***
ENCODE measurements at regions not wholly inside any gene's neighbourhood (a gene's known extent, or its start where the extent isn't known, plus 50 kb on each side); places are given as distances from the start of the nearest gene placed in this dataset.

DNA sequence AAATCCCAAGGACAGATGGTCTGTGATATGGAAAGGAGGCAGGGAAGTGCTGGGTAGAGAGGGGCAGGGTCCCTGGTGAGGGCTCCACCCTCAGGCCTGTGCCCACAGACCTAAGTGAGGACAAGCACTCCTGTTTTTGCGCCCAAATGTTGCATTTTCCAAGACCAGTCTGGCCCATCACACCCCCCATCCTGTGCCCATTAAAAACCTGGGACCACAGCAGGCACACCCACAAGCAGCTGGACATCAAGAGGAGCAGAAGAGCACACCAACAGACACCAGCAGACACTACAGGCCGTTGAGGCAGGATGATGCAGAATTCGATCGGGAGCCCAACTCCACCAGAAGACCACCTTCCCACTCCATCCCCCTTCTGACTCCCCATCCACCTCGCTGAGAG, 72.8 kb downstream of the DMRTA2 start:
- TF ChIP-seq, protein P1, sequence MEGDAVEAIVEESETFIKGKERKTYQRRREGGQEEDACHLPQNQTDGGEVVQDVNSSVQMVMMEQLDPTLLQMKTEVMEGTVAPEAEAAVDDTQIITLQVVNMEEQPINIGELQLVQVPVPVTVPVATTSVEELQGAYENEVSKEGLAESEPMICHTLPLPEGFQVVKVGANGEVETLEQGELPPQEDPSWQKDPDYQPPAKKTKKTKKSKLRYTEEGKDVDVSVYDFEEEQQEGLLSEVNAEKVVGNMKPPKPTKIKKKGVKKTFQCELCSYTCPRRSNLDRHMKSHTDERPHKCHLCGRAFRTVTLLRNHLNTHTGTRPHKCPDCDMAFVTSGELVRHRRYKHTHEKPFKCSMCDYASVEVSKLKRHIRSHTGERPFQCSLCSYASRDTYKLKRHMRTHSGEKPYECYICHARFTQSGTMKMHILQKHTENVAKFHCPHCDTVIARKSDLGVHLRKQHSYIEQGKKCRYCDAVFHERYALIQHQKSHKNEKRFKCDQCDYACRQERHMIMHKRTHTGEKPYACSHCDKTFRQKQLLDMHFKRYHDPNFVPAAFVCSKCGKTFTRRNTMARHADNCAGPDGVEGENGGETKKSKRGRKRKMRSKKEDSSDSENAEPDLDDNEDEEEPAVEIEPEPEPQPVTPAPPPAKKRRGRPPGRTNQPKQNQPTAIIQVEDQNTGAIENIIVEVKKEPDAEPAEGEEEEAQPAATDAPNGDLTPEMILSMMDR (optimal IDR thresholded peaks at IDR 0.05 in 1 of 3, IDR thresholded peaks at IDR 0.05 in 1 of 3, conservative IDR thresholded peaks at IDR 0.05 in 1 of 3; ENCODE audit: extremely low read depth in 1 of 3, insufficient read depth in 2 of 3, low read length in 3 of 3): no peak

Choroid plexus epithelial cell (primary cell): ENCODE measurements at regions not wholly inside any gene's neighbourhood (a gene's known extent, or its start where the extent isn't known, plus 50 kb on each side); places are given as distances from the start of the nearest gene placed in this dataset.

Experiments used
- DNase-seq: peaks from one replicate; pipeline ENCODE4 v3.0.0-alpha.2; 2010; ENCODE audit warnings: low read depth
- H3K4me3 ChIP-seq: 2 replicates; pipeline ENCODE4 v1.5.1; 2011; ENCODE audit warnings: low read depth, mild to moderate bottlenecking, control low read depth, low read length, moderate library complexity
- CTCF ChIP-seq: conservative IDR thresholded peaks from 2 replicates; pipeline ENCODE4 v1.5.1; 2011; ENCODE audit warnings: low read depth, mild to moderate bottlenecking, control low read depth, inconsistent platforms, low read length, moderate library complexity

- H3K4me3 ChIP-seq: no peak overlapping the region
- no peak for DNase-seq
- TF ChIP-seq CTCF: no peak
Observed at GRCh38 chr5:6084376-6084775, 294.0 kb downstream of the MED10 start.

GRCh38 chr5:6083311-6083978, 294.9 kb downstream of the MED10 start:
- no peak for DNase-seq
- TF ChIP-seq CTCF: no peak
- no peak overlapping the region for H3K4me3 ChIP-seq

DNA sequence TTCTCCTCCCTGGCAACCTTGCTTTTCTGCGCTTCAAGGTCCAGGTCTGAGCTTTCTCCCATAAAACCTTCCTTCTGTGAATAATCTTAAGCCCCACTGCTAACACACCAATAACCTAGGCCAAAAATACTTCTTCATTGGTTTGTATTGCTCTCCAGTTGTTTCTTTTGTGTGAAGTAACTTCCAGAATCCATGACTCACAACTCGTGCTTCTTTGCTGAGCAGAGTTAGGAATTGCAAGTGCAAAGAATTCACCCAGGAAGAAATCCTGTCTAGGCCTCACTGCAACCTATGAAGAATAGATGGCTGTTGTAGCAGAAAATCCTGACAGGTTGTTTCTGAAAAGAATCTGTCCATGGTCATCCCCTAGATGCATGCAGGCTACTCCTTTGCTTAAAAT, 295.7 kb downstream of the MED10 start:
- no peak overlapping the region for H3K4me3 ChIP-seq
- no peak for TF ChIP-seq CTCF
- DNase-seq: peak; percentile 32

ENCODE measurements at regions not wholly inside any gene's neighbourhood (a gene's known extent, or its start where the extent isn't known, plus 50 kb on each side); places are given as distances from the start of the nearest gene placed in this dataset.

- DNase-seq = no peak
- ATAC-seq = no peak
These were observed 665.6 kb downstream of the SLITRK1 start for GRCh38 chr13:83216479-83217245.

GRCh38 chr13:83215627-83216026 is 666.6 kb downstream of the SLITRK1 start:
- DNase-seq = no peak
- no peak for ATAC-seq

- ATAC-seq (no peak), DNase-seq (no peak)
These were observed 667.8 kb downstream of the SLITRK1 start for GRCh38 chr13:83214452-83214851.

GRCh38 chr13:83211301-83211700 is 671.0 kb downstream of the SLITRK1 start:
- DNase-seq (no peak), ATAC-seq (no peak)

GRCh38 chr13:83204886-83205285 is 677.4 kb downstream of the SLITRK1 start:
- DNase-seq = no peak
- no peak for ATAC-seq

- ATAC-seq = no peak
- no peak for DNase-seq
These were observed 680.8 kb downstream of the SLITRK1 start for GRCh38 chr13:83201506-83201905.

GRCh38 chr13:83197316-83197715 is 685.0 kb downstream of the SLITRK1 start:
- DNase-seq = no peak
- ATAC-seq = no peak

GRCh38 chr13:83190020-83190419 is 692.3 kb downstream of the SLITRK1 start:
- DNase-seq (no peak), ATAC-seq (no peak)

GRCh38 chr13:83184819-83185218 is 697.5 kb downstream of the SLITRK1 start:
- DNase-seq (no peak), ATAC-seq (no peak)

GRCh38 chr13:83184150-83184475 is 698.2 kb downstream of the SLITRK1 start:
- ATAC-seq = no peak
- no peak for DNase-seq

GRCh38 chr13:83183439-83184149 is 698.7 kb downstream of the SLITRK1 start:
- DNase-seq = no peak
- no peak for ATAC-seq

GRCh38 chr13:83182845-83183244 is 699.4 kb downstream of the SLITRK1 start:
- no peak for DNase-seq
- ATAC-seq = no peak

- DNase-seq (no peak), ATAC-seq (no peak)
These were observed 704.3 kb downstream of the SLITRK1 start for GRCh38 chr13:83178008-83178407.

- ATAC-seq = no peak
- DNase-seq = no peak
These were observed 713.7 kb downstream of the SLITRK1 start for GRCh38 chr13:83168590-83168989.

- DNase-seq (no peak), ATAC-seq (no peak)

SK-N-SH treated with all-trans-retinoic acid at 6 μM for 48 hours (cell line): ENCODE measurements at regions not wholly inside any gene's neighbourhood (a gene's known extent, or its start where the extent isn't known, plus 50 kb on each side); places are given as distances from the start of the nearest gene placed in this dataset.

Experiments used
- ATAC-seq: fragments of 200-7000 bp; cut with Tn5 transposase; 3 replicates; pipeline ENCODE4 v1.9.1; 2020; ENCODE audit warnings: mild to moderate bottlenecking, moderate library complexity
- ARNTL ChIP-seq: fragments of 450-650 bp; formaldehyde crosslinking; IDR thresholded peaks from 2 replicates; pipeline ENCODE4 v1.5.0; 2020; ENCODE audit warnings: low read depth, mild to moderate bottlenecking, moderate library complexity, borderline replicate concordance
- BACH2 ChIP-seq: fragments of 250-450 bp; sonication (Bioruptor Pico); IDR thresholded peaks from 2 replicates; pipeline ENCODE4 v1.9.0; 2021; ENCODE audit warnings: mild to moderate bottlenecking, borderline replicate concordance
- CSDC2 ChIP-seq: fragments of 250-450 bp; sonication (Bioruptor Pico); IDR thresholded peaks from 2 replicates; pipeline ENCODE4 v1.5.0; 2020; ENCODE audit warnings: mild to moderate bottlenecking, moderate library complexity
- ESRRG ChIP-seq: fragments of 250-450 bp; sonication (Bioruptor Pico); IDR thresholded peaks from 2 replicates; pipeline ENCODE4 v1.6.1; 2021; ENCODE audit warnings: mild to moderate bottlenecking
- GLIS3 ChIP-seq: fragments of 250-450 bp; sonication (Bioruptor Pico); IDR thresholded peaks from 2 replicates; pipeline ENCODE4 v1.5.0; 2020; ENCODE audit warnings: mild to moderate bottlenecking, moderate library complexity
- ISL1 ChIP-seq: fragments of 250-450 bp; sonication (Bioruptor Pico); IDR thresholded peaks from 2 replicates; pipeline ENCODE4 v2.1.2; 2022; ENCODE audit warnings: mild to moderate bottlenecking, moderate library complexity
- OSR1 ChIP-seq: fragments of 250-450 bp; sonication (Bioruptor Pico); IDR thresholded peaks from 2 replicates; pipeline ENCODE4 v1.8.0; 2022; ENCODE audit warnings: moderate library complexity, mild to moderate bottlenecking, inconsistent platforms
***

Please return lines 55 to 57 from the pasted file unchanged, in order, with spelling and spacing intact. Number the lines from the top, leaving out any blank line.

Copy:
These were observed 704.3 kb downstream of the SLITRK1 start for GRCh38 chr13:83178008-83178407.

- ATAC-seq = no peak
- DNase-seq = no peak